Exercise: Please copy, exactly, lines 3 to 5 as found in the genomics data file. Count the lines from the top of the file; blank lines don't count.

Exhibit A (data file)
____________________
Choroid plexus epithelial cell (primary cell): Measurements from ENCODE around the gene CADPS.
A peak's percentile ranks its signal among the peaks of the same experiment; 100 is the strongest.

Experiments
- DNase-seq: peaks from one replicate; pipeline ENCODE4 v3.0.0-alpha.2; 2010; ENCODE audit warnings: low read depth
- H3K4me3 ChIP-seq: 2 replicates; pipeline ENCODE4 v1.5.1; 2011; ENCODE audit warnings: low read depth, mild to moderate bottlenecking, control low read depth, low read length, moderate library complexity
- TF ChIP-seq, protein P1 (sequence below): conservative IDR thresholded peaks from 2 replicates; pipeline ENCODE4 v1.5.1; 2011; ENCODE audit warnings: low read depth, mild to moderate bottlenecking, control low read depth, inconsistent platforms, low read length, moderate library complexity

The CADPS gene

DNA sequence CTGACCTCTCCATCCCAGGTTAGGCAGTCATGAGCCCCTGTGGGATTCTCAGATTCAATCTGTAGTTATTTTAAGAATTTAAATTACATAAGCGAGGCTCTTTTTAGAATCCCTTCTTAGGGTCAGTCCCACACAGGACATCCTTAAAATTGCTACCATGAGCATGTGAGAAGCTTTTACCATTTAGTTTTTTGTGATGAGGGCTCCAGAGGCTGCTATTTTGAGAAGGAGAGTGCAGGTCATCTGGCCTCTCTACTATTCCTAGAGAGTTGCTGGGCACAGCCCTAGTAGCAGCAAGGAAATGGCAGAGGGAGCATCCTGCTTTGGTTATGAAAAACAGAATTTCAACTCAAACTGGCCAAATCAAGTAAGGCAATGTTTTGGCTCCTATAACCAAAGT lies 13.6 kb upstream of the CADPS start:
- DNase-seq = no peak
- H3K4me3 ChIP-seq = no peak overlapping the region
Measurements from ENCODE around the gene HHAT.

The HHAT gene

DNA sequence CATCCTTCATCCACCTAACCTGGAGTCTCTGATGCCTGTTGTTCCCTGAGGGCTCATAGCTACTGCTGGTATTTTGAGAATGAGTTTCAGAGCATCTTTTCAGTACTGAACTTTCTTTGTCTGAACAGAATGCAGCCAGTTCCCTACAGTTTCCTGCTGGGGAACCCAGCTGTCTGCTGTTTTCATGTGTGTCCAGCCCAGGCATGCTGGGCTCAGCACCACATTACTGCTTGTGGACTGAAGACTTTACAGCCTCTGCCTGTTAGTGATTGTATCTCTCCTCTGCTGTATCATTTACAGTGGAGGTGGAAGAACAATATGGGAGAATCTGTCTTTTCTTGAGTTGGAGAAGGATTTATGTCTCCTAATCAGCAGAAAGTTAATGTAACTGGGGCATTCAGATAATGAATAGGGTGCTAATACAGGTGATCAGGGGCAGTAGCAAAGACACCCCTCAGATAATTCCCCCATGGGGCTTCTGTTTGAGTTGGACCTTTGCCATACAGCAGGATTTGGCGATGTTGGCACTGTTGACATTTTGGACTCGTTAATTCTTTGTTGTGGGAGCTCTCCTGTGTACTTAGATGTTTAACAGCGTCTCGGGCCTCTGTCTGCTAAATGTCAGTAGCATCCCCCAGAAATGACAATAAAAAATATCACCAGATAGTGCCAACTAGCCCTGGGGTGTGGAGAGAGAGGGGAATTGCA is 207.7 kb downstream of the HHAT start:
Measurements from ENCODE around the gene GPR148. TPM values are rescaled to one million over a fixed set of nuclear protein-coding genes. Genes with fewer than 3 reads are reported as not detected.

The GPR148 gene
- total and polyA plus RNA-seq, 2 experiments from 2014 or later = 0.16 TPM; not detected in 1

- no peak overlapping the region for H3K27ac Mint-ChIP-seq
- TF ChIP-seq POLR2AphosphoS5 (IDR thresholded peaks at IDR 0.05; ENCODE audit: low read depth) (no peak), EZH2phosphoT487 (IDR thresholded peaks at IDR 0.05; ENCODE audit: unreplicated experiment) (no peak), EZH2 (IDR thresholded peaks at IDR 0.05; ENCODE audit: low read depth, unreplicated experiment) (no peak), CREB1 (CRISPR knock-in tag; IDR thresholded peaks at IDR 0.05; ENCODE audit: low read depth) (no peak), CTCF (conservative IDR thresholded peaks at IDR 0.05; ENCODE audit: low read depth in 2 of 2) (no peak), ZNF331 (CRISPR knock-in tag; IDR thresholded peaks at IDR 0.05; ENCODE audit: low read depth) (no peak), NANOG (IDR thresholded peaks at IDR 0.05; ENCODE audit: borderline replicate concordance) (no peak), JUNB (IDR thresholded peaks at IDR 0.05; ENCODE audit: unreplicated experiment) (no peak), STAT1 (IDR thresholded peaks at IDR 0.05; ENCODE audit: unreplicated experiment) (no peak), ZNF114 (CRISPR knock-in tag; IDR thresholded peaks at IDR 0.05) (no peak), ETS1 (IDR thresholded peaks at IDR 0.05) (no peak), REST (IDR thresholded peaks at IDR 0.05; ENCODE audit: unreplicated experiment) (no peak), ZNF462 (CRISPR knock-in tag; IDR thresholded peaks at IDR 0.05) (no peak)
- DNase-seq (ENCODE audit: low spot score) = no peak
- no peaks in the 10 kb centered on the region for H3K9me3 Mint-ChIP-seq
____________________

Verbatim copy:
Experiments
- DNase-seq: peaks from one replicate; pipeline ENCODE4 v3.0.0-alpha.2; 2010; ENCODE audit warnings: low read depth
- H3K4me3 ChIP-seq: 2 replicates; pipeline ENCODE4 v1.5.1; 2011; ENCODE audit warnings: low read depth, mild to moderate bottlenecking, control low read depth, low read length, moderate library complexity